If history has shown us anything, it's that popular diet plans often lead only to disappointment, an overabundance of cheat days, and less-than-surprising results.

Papa Joe Aviance has perhaps the simplest solution available: shopping at the 99-cent store.

Eighteen months ago, Aviance weighed 450 lbs. It was a startling realization he made, said the LA-based musician and clothing designer, when he watched one of his music videos and saw how large he'd become.

"I was two cheeseburgers away from diabetes or high cholesterol," recalled Aviance. "I had been big for pretty much all of my life, and I was sick of hating myself. It was now or never."

Strapped for cash, Aviance heeded a friend's advice and checked out his local 99-cent store. What he discovered astounded him.

"Oatmeal, raisins, nuts, bananas, apples, oranges, bell peppers, spinach, salad dressing, tuna fish, eggs... I was shocked," Aviance recalled of the affordable selection. "I was blown away. It was a huge savings. I literally spent no more than $50 a week on food."

Aviance kept strictly to his "99-Cent Diet" and eventually included a daily walking regimen to incorporate some exercise into his lifestyle. He said he began walking so much his neighbors' heads started turning.

"Since I walk every morning, people have started giving me high fives," Aviance said. "I felt like a mini rock star in my community. I've even had people stop me and tell them I motivated and inspired them to start walking."

Aviance's diet plan is admittedly simple: he started eating healthier and became more active, and his weight loss story highlights an important tenet of healthful living — it doesn't require much else than basic dietary modifications, exercise, and the motivation to stay on track. There is no "best" diet, just the best dieter. Or as the Harvard School of Public Health (HSPH) says, the best diet is the one you'll follow.

In one 2009 study, a group of researchers at the New England Journal of Medicine enlisted the help of 800 overweight and obese participants to keep a specific diet over a two-year period. Subjects maintained some variation of several popular diets, including the Atkins, Mediterranean, and Ornish diet, which all emphasize varying combinations of fat, carbohydrates, and protein.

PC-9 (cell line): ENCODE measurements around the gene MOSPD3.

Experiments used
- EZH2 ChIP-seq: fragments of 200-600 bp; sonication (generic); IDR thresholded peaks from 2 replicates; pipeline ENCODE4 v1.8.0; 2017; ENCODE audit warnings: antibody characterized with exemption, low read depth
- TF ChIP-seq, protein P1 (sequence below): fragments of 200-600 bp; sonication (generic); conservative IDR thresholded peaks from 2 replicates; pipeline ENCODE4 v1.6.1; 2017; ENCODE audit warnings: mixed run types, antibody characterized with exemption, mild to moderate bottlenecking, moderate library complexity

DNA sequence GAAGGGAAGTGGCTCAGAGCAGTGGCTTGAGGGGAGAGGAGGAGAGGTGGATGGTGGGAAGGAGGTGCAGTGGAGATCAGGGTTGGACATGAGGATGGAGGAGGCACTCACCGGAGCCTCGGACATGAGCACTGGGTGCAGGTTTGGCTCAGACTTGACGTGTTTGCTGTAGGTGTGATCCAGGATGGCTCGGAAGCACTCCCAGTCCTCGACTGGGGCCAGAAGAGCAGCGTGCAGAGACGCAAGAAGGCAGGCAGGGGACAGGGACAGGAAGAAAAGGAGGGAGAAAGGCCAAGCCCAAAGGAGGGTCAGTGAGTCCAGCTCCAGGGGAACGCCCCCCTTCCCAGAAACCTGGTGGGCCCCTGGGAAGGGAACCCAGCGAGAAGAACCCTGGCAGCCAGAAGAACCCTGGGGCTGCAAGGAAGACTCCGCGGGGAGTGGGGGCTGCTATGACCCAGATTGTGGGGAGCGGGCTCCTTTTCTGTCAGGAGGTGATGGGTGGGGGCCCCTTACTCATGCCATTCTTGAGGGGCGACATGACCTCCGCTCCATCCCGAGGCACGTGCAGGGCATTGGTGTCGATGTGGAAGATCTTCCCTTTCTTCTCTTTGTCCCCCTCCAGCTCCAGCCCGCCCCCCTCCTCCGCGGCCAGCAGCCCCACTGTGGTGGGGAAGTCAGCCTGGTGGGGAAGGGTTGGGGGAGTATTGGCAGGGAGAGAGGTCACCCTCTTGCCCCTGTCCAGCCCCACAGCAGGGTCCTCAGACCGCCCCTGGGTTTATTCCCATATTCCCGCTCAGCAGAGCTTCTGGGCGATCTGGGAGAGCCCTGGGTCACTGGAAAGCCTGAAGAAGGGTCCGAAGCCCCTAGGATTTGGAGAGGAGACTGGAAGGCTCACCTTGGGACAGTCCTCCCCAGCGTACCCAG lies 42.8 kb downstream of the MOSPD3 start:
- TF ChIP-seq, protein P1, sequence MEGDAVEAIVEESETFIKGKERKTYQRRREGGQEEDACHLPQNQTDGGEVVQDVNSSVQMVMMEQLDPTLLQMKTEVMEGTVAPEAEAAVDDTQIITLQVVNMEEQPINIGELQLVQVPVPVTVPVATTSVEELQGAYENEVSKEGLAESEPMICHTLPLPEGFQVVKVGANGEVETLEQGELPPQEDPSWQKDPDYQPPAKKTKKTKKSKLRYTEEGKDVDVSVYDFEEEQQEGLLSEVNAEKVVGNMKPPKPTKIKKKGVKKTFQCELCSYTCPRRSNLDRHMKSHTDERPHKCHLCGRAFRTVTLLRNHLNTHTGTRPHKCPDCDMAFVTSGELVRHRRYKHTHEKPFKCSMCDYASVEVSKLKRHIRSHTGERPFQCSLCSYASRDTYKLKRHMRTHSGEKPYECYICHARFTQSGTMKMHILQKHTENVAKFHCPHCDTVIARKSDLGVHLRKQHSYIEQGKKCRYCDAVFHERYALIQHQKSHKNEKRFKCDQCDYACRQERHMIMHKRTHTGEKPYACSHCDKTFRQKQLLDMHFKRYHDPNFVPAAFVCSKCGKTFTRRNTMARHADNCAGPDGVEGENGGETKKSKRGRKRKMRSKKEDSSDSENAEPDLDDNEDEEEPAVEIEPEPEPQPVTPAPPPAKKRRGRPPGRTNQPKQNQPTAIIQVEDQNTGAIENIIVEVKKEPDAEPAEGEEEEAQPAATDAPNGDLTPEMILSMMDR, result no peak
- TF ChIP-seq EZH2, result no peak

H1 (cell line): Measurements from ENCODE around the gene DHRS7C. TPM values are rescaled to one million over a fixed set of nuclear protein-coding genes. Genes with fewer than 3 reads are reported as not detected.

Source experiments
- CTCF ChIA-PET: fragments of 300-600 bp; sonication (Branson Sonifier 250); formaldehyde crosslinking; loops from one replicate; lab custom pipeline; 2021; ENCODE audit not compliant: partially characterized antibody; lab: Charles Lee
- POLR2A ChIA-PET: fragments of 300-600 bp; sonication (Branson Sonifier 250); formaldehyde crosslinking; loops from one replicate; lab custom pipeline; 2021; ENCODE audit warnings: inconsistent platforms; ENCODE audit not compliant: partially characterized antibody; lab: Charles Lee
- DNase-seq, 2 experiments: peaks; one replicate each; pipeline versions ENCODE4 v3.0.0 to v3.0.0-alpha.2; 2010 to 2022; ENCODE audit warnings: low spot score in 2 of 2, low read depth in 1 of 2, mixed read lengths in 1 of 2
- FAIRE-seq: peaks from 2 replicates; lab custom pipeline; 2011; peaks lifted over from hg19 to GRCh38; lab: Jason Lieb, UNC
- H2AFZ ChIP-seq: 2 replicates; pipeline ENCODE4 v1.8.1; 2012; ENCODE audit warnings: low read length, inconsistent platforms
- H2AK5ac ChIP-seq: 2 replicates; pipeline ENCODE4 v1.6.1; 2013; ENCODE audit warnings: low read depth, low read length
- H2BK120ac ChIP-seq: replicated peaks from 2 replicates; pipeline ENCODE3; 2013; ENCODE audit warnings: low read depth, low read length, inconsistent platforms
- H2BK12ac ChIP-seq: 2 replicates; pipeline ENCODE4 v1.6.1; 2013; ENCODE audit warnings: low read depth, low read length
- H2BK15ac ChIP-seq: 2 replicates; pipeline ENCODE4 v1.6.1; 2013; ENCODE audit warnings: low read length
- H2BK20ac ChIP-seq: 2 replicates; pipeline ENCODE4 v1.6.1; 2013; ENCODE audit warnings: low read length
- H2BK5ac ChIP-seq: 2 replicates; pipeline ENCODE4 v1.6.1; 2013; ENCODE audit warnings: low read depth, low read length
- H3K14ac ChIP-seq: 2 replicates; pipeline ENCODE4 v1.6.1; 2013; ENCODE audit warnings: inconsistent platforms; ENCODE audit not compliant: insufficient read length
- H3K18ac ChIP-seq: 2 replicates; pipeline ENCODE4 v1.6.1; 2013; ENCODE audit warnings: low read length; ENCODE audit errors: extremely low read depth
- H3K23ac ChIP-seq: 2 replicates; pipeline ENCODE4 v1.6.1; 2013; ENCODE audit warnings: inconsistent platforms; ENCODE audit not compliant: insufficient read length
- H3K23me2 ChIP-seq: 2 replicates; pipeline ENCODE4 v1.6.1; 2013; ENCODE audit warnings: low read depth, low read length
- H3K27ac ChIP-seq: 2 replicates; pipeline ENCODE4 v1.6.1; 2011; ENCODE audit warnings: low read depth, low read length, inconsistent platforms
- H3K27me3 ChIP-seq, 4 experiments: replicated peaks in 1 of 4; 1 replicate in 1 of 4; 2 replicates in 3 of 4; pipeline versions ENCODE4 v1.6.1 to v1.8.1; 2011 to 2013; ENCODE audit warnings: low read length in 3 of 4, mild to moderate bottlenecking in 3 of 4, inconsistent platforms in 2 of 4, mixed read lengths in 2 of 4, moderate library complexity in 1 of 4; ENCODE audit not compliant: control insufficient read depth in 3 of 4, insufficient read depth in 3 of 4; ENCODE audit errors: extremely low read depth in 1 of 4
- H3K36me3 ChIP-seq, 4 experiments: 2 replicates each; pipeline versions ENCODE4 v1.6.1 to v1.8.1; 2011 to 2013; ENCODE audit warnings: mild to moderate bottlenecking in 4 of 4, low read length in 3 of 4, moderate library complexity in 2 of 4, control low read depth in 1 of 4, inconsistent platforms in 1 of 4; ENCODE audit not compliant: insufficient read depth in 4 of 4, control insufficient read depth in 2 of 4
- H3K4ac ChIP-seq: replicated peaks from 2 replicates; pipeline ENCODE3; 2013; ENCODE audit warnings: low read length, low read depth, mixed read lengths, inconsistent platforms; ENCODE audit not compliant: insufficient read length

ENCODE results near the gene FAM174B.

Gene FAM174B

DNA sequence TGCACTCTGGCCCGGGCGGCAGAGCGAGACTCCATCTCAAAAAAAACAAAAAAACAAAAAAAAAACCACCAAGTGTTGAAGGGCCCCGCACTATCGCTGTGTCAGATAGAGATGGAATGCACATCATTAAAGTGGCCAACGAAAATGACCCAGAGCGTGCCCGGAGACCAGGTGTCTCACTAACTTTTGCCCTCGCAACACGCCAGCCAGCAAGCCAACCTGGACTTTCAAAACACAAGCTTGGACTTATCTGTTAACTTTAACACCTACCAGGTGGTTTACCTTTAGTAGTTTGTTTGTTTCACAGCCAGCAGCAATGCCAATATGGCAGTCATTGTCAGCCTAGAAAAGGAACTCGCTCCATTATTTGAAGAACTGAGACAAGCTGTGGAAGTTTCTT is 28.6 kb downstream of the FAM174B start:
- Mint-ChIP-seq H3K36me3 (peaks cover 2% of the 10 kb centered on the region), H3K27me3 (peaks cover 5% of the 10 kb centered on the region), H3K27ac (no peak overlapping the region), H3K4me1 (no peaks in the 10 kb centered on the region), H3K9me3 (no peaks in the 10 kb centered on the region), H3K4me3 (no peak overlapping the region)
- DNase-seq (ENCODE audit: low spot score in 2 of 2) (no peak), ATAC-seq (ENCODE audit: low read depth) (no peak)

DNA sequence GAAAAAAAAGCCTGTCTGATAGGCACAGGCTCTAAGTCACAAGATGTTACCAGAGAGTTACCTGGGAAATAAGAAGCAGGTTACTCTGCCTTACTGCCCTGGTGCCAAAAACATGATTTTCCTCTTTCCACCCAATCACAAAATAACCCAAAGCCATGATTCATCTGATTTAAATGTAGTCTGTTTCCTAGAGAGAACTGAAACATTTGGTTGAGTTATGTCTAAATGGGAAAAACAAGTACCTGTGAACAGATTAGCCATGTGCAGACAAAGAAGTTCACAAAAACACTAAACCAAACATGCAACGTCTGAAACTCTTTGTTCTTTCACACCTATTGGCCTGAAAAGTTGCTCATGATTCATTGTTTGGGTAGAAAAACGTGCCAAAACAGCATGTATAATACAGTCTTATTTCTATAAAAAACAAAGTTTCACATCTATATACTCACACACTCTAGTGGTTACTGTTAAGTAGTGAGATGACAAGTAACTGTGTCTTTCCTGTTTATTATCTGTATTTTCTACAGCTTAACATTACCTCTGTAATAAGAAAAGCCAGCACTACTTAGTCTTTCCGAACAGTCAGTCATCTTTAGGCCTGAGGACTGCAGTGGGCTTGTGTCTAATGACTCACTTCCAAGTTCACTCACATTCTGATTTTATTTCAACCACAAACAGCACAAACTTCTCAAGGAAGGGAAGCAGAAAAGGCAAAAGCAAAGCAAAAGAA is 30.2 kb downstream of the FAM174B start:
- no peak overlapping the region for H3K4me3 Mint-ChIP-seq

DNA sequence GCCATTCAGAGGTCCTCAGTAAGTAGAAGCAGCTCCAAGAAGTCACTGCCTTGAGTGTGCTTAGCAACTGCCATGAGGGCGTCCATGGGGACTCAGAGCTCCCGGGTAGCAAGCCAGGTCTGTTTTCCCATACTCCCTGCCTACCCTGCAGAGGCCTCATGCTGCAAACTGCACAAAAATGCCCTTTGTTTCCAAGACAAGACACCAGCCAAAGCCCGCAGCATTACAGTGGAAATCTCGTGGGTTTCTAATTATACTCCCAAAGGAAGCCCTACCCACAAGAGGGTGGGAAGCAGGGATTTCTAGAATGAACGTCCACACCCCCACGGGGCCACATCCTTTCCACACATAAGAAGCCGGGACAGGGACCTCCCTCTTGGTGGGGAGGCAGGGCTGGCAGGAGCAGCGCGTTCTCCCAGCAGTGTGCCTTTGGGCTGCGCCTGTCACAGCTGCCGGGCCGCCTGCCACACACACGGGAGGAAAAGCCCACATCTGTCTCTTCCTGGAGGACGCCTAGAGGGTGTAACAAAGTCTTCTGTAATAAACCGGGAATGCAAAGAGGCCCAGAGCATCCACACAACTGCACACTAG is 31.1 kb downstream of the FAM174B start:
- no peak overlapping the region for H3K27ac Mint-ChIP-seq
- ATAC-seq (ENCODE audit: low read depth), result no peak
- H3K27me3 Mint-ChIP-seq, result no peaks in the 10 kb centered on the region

The subjects were given specific exercise regimens and were monitored at six-month, 12-month, and two-year intervals. The results confirmed what many dieticians have been pushing for years (and what diet programs probably wish to keep quiet) — that no one diet worked better at reducing weight and improving overall health. Controlling for slight variation at each interval, subjects on all four diets reported similar results.

"In conclusion, diets that are successful in causing weight loss can emphasize a range of fat, protein, and carbohydrate compositions that have beneficial effects on risk factors for cardiovascular disease and diabetes," the researchers wrote. "Such diets can also be tailored to individual patients on the basis of their personal and cultural preferences and may therefore have the best chance for long-term success."

In other words, as long as it stays within acceptable ranges, do whatever makes you happy.

Trying to count the number of diets available today is a task best left up to encyclopedias. For the concerned consumer, the best information with which to arm oneself is to keep things simple.

"Once you know how many calories you take in on an average day, you can set a target for the future," writes the HSPH. "A 500 calorie deficit is a good place to start. Do that for a week, and you'll lose a pound of fat (which is the equivalent of 3,500 calories). You can adjust your diet to take in 500 fewer calories a day. Or you can cut back by 250 calories and exercise long enough to burn an extra 250 calories (walk an extra 2 miles, take 5,000 more steps, swim for an extra 20 minutes, or do whatever exercise you prefer)."

And as Papa Joe Aviance demonstrates, you can reduce spending by grocery shopping at the 99-cent store — another simple alternative to an endless cycle of costly fad diets.

Here is a sample of what Aviance ate on his 99-Cent Diet:

1. Three egg omelet with spinach, green pepper, and tomatoes, and two slices of wheat toast
2. Cottage cheese with fresh fruit (oranges, blueberries, raspberries, strawberries, or apples)

Snacks (1 or 2 items)
1. Trail mix
2. Peanut butter and jelly on whole wheat
3. Raisins
4. Snack size peanut M&M's (for cheat day only)

1. Yogurt with fresh fruit (cantaloupe, mango, banana, or honeydew)
2. Salad with tuna or salmon and balsamic dressing

1. Chicken pot pie with a side of potatoes, squash, or mixed vegetables (broccoli, string beans, cauliflower, carrots)
2. Quiche (eggs, spinach, mixed vegetables) with beans and rice